A Schmidt hammer is a tool that can test the compressive strength of concrete. These tools are also referred to as rebound hammers due to the way the mechanism operates. A typical design consists of a handheld cylinder that contains a smaller, spring loaded rod. The strength of a concrete structure can be determined by striking it with the metal rod and then examining the rebound. A Schmidt hammer may have a digital readout or an analog scale that the operator needs to read and interpret manually.
In order to obtain accurate results from a Schmidt hammer, a number of conditions must be met. The concrete needs to have finished setting, which means it typically must be two weeks to over a month old, depending on conditions. If the concrete is still green, it will have excessive give and may not return useful readings. Concrete that is over two months old may need to be prepared by grinding away some of the surface material. The surface also has to be smooth and clean or the results can be inaccurate.
There are a few other variables that can modify the outcome of a rebound hammer test. The results of a test can change slightly depending on whether the tool is held horizontally, used to test a concrete floor, or used to strike the bottom side of a slab. This can manifest in a reading that is slightly too high or too low. The thickness of the material being tested can also be important.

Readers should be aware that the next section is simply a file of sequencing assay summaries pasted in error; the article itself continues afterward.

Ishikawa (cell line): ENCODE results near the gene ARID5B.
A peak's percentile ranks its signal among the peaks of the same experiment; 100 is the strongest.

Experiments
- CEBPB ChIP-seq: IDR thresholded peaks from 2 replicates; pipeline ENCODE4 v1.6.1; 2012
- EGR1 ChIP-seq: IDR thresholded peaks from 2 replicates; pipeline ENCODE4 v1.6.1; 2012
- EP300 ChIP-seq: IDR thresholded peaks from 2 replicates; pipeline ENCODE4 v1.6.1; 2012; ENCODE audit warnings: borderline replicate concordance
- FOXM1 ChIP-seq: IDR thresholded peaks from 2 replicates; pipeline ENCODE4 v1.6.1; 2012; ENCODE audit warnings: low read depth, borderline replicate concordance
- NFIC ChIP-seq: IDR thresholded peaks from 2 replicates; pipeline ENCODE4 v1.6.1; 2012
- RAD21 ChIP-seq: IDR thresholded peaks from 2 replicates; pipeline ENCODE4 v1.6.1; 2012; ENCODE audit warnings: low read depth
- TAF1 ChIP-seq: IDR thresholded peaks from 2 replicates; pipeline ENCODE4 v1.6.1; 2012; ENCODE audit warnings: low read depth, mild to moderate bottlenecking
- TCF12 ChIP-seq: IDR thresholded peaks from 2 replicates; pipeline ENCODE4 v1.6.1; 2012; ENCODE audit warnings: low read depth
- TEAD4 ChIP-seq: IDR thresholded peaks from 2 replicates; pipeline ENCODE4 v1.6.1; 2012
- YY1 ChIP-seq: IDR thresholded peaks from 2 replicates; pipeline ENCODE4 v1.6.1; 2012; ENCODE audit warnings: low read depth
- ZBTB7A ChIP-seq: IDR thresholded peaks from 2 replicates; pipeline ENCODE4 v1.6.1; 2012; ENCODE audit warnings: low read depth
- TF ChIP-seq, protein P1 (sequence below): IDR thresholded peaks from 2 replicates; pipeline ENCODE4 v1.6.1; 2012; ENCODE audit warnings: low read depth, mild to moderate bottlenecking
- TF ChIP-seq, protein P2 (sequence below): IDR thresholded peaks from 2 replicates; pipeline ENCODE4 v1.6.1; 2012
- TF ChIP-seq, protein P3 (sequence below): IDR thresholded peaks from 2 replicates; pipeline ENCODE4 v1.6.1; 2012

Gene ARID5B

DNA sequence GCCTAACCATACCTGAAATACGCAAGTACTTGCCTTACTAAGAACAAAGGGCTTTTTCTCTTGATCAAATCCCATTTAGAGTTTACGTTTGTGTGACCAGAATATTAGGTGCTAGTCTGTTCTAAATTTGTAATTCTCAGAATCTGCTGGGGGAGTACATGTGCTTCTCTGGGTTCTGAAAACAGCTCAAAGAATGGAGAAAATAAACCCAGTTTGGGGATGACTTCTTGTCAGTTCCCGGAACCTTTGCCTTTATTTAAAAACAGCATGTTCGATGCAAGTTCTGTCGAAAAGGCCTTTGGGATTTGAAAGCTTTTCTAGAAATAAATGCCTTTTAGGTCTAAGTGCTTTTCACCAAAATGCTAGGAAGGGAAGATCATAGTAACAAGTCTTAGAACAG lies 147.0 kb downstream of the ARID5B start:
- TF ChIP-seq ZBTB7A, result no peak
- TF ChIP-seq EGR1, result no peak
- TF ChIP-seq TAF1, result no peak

After the concrete has been verified to be the proper age and the surface has been prepared, the Schmidt hammer may be used. This process typically involves releasing the hammer rod and then pressing it into the concrete. The operator can slowly increase the pressure applied until a mechanism inside the hammer activates and strikes the rod against the concrete. This is usually automated by the tool, and the operator will only need to hold it steady while reading a scale on the body of the hammer. A digital readout may show the exact compressive strength, or the operator might need to examine a mechanical scale.
The spring or other internal components inside a Schmidt hammer may wear over time, resulting in inaccurate readings. This is typically fixed by calibrating the device from time to time. Some type of metal anvil that has a known compressive strength will usually be used for this type of calibration work. If the hammer is used on one of these anvils and returns a different result than expected, the device can be calibrated to give the correct readings.